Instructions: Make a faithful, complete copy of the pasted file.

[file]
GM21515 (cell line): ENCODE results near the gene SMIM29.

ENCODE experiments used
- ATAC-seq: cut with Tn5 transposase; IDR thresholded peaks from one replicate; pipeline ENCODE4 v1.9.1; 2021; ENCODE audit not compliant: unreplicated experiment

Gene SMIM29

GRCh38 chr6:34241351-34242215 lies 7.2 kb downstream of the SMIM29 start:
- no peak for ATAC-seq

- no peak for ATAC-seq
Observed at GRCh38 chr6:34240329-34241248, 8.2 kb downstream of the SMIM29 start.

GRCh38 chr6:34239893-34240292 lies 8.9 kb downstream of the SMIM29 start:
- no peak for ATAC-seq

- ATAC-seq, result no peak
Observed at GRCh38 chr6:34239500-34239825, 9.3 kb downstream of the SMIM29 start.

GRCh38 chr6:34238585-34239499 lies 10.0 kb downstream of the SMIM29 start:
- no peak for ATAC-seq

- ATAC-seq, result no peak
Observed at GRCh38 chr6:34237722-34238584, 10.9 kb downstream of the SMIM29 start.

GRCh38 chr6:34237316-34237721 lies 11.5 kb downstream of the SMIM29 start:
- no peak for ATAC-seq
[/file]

GM21515 (cell line): ENCODE results near the gene SMIM29.

ENCODE experiments used
- ATAC-seq: cut with Tn5 transposase; IDR thresholded peaks from one replicate; pipeline ENCODE4 v1.9.1; 2021; ENCODE audit not compliant: unreplicated experiment

Gene SMIM29

GRCh38 chr6:34241351-34242215 lies 7.2 kb downstream of the SMIM29 start:
- no peak for ATAC-seq

- no peak for ATAC-seq
Observed at GRCh38 chr6:34240329-34241248, 8.2 kb downstream of the SMIM29 start.

GRCh38 chr6:34239893-34240292 lies 8.9 kb downstream of the SMIM29 start:
- no peak for ATAC-seq

- ATAC-seq, result no peak
Observed at GRCh38 chr6:34239500-34239825, 9.3 kb downstream of the SMIM29 start.

GRCh38 chr6:34238585-34239499 lies 10.0 kb downstream of the SMIM29 start:
- no peak for ATAC-seq

- ATAC-seq, result no peak
Observed at GRCh38 chr6:34237722-34238584, 10.9 kb downstream of the SMIM29 start.

GRCh38 chr6:34237316-34237721 lies 11.5 kb downstream of the SMIM29 start:
- no peak for ATAC-seq